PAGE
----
Commit c88b867f authored by Chong Yidong's avatar Chong Yidong

Misc doc fixes.

* searching.texi (Replacing Match): Minor clarification.

* lisp/repeat.el (repeat): Doc fix.

* lisp/simple.el (shell-command-on-region): Doc fix.

* lisp/emacs-lisp/easy-mmode.el (define-minor-mode): Doc fix.

* cmds.c (Fforward_char, Fbackward_char): Doc fix.

* editfns.c (Fline_beginning_position): Doc fix.
(Fline_end_position): Doc fix.

* minibuf.c (Finternal_complete_buffer): Doc fix.

* search.c (Freplace_match): Doc fix.

Fixes: debbugs:12325 debbugs:12391 debbugs:12416 debbugs:12414 debbugs:10909 debbugs:12348
parent bb4d86b4
2012-09-22 Chong Yidong <cyd@gnu.org>
* searching.texi (Replacing Match): Minor clarification.
2012-09-22 Eli Zaretskii <eliz@gnu.org>
* edebug.texi (Instrumenting): Improve indexing.
......
......@@ -1278,20 +1278,18 @@ search. It works by means of the match data.
@cindex case in replacements
@defun replace-match replacement &optional fixedcase literal string subexp
This function replaces the text in the buffer (or in @var{string}) that
was matched by the last search. It replaces that text with
@var{replacement}.
If you did the last search in a buffer, you should specify @code{nil}
for @var{string} and make sure that the current buffer when you call
@code{replace-match} is the one in which you did the searching or
matching. Then @code{replace-match} does the replacement by editing
the buffer; it leaves point at the end of the replacement text, and
returns @code{t}.
If you did the search in a string, pass the same string as @var{string}.
Then @code{replace-match} does the replacement by constructing and
returning a new string.
This function performs a replacement operation on a buffer or string.
If you did the last search in a buffer, you should omit the
@var{string} argument or specify @code{nil} for it, and make sure that
the current buffer is the one in which you performed the last search.
Then this function edits the buffer, replacing the matched text with
@var{replacement}. It leaves point at the end of the replacement
text, and returns @code{t}.
If you performed the last search on a string, pass the same string as
@var{string}. Then this function returns a new string, in which the
matched text is replaced by @var{replacement}.
If @var{fixedcase} is non-@code{nil}, then @code{replace-match} uses
the replacement text without case conversion; otherwise, it converts
......
2012-09-22 Chong Yidong <cyd@gnu.org>
* repeat.el (repeat): Doc fix (Bug#12348).
* emacs-lisp/easy-mmode.el (define-minor-mode): Doc fix
(Bug#10909).
* simple.el (shell-command-on-region): Doc fix.
2012-09-22 Eli Zaretskii <eliz@gnu.org>
* emacs-lisp/timer.el (run-with-idle-timer)
......
......@@ -90,12 +90,17 @@ MODE (you can override this with the :variable keyword, see below).
DOC is the documentation for the mode toggle command.
The defined mode command takes one optional (prefix) argument.
Interactively with no prefix argument it toggles the mode.
With a prefix argument, it enables the mode if the argument is
positive and otherwise disables it. When called from Lisp, it
enables the mode if the argument is omitted or nil, and toggles
the mode if the argument is `toggle'. If DOC is nil this
function adds a basic doc-string stating these facts.
Interactively with no prefix argument, it toggles the mode.
A prefix argument enables the mode if the argument is positive,
and disables it otherwise.
When called from Lisp, the mode command toggles the mode if the
argument is `toggle', disables the mode if the argument is a
non-positive integer, and enables the mode otherwise (including
if the argument is omitted or nil or a positive integer).
If DOC is nil, give the mode command a basic doc-string
documenting what its argument does.
Optional INIT-VALUE is the initial value of the mode's variable.
Optional LIGHTER is displayed in the mode line when the mode is on.
......
......@@ -193,9 +193,9 @@ this function is always whether the value of `this-command' would've been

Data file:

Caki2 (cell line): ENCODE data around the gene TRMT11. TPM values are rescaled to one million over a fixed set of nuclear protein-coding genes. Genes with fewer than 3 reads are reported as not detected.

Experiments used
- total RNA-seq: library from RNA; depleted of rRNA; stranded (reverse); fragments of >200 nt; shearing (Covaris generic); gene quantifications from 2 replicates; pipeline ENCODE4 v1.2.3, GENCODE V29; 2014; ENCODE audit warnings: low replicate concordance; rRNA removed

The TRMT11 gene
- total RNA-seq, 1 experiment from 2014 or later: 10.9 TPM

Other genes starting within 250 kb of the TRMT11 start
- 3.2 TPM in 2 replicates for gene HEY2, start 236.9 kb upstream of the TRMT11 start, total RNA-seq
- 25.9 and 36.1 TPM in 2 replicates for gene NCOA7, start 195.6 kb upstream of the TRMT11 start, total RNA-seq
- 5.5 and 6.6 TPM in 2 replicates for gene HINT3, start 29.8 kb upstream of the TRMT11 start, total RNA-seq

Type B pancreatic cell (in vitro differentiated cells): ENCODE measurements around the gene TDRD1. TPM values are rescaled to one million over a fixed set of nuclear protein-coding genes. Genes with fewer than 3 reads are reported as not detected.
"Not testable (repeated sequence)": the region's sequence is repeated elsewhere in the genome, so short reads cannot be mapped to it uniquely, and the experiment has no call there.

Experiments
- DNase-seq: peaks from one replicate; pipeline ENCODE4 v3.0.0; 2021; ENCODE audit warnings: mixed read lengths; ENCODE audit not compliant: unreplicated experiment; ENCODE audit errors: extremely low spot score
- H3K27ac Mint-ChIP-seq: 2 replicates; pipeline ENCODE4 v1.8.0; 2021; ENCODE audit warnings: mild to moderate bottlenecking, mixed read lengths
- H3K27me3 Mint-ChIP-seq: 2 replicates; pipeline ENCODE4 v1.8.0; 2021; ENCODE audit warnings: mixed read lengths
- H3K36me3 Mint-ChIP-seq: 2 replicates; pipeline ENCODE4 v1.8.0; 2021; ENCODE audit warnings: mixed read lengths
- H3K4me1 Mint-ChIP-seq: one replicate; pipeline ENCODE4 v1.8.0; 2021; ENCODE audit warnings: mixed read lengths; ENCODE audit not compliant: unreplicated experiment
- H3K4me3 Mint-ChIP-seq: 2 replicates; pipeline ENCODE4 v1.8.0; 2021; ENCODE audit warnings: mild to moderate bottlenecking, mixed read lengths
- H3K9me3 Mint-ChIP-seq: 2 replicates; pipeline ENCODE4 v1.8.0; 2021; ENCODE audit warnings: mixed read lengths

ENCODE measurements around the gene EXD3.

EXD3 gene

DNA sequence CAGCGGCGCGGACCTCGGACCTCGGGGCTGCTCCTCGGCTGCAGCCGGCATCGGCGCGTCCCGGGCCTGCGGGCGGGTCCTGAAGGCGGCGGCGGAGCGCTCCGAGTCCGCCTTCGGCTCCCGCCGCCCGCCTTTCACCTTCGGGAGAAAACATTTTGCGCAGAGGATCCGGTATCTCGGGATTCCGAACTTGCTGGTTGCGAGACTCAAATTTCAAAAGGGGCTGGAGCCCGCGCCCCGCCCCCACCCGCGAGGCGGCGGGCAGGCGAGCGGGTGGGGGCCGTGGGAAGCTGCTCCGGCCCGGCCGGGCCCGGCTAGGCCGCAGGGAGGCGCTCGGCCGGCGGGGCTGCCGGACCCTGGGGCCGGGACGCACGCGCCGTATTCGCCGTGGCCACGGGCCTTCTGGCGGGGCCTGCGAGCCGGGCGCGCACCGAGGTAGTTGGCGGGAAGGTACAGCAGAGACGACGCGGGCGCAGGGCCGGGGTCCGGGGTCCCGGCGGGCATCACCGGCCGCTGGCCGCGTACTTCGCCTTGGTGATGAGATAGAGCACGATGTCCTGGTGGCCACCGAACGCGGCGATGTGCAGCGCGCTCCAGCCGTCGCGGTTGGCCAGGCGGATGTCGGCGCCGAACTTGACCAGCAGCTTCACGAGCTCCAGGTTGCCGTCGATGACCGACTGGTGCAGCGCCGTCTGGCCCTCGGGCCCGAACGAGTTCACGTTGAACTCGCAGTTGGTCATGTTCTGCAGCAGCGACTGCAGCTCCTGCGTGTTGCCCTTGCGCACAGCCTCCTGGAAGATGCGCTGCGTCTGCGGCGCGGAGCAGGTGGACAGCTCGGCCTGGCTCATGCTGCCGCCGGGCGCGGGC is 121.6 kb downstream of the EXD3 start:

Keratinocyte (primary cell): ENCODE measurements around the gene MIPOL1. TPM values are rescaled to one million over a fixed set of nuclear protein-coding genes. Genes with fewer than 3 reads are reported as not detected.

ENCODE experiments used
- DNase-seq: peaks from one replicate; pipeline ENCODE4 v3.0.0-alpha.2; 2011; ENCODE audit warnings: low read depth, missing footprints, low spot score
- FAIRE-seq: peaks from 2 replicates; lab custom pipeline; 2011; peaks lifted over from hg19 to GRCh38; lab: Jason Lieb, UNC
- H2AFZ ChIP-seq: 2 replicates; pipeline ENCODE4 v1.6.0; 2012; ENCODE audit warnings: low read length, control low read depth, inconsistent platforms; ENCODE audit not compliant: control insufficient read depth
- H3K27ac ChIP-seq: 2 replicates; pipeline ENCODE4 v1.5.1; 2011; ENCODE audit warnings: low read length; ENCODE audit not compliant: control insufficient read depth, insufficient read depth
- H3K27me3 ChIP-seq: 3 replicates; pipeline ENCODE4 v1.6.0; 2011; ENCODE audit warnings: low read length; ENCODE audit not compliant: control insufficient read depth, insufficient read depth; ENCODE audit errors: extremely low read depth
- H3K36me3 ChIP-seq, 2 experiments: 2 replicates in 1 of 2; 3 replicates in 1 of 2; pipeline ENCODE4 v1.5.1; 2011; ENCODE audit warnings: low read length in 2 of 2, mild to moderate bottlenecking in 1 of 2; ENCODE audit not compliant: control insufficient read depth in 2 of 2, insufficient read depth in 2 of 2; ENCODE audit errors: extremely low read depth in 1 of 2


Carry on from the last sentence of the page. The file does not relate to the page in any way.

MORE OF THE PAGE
;;;###autoload
(defun repeat (repeat-arg)
"Repeat most recently executed command.
With prefix arg, apply new prefix arg to that command; otherwise,
use the prefix arg that was used before (if any).
This command is like the `.' command in the vi editor.
If REPEAT-ARG is non-nil (interactively, with a prefix argument),
supply a prefix argument to that command. Otherwise, give the
command the same prefix argument it was given before, if any.
If this command is invoked by a multi-character key sequence, it
can then be repeated by repeating the final character of that
......
......@@ -2604,8 +2604,6 @@ is encoded using coding-system specified by `process-coding-system-alist',
falling back to `default-process-coding-system' if no match for COMMAND
is found in `process-coding-system-alist'.
The noninteractive arguments are START, END, COMMAND,
OUTPUT-BUFFER, REPLACE, ERROR-BUFFER, and DISPLAY-ERROR-BUFFER.
Noninteractive callers can specify coding systems by binding
`coding-system-for-read' and `coding-system-for-write'.
......@@ -2613,34 +2611,34 @@ If the command generates output, the output may be displayed
in the echo area or in a buffer.
If the output is short enough to display in the echo area
\(determined by the variable `max-mini-window-height' if
`resize-mini-windows' is non-nil), it is shown there. Otherwise
it is displayed in the buffer `*Shell Command Output*'. The output
is available in that buffer in both cases.
`resize-mini-windows' is non-nil), it is shown there.
Otherwise it is displayed in the buffer `*Shell Command Output*'.
The output is available in that buffer in both cases.
If there is output and an error, a message about the error
appears at the end of the output.
If there is no output, or if output is inserted in the current buffer,
then `*Shell Command Output*' is deleted.
If the optional fourth argument OUTPUT-BUFFER is non-nil,
that says to put the output in some other buffer.
If OUTPUT-BUFFER is a buffer or buffer name, put the output there.
If OUTPUT-BUFFER is not a buffer and not nil,
insert output in the current buffer.
In either case, the output is inserted after point (leaving mark after it).
If REPLACE, the optional fifth argument, is non-nil, that means insert
the output in place of text from START to END, putting point and mark
appears at the end of the output. If there is no output, or if
output is inserted in the current buffer, the buffer `*Shell
Command Output*' is deleted.
Optional fourth arg OUTPUT-BUFFER specifies where to put the
command's output. If the value is a buffer or buffer name, put
the output there. Any other value, including nil, means to
insert the output in the current buffer. In either case, the
output is inserted after point (leaving mark after it).
Optional fifth arg REPLACE, if non-nil, means to insert the
output in place of text from START to END, putting point and mark
around it.
If optional sixth argument ERROR-BUFFER is non-nil, it is a buffer
or buffer name to which to direct the command's standard error output.
If it is nil, error output is mingled with regular output.